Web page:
Socks and Underwear

Socks and Underwear

Saturday, October 1, 2011


My friend from home came to South Africa for only a couple of weeks but we managed to have an eventful trip and I enjoyed myself thoroughly and I am pretty sure he did as well. We traveled far and spent a couple of days on the road but I think it was worth it for my friend to see such different and beautiful parts of South Africa. And although I had seen almost every area we had traveled to, there were activities I had not done for my two years so I managed to have a fresh experience.

Here is the basic itinerary of our trip: Joburg => Sabie => Through Kruger into Mbabane in Swaziland (long day) => Back into South Africa to Coffee Bay (really long day) => Plettenberg Bay => Hermanus => Cape Town. When all was said and done we had put 4000 km on the rental car, ate like kings, and jumped off of many ledges of varying height.

I only uploaded the pictures from the first half of the trip but I will (eventually) get to the second half.


I have missed a couple off opportunities to kloof and would have been remiss if I didn't try my best to do it before I left. Thankfully, my friend was up for a bit of adventuring so we got in there despite the cold water. A "kloof" is a canyon in Afrikaans and basically you hike, climb, jump and swim along the river. It was incredibly fun.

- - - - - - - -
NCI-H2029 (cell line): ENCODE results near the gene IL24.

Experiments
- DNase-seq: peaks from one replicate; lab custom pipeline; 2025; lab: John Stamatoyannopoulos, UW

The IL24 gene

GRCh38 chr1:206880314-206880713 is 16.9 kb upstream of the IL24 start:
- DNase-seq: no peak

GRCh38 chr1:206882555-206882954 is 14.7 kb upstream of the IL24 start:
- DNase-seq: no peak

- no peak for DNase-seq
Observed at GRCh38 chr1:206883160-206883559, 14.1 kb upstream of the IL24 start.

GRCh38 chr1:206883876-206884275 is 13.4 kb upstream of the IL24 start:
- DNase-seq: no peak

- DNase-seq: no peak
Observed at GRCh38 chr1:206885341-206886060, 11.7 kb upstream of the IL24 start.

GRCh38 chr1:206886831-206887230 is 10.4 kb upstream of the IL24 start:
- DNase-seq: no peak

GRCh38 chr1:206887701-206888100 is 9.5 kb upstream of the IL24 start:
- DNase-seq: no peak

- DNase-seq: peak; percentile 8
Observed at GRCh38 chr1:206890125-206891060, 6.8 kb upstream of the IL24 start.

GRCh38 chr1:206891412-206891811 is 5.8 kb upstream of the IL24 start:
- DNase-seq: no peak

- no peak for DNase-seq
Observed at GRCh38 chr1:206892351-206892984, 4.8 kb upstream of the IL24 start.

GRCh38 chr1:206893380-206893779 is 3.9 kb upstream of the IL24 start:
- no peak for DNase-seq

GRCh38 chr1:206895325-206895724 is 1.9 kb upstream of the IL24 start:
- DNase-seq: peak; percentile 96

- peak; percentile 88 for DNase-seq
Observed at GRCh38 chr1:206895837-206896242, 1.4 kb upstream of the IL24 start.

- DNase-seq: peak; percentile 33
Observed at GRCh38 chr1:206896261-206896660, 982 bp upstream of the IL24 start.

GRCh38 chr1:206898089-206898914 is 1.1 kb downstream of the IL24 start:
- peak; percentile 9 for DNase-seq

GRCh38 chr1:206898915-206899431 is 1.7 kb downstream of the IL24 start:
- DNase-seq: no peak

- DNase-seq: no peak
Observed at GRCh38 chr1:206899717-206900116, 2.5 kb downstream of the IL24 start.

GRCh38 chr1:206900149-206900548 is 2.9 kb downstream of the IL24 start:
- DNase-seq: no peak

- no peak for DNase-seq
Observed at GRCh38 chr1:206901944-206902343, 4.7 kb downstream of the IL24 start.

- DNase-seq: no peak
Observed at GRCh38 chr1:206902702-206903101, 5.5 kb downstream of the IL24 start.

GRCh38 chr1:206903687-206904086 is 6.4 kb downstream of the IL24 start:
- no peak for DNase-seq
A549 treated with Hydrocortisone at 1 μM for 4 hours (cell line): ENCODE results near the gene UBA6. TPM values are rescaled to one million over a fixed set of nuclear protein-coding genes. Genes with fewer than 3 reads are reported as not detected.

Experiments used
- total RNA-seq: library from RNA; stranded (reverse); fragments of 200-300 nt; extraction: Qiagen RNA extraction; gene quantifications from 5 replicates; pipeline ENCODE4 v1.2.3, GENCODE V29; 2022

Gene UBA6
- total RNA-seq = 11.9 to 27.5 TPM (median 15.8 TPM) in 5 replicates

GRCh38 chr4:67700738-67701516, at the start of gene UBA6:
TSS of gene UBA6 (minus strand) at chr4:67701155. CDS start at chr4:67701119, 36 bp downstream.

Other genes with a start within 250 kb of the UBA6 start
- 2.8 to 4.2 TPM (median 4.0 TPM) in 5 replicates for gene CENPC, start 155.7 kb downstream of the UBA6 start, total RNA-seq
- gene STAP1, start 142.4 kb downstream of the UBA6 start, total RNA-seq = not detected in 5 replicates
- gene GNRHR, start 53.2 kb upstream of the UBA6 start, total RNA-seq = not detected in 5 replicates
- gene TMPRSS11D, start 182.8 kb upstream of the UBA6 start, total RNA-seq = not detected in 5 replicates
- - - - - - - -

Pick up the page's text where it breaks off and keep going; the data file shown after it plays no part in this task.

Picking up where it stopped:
A fellow from the backpacker guided us through and roughly split the kloofing into 4 different sections of which I can only remember 3 and the last part was the hike up the kloof back to the car. The first part was made up mostly of the smaller rocks and the gentle flow of water seen above. The second part which I did not include a representative picture of was characterized by much larger boulders that required some difficult maneuvering. There were frequent slips resulting in small cuts and bashed fingers, shins and tail bones. Minor injuries really make you feel alive, don't they?

The next time I go through High School this is going to be my senior picture and my quote will be "Don't go chasing waterfalls, please stick to the rivers and the lakes that you're used to. I know that you're gonna have it your way or nothing at all but I think you're moving too fast."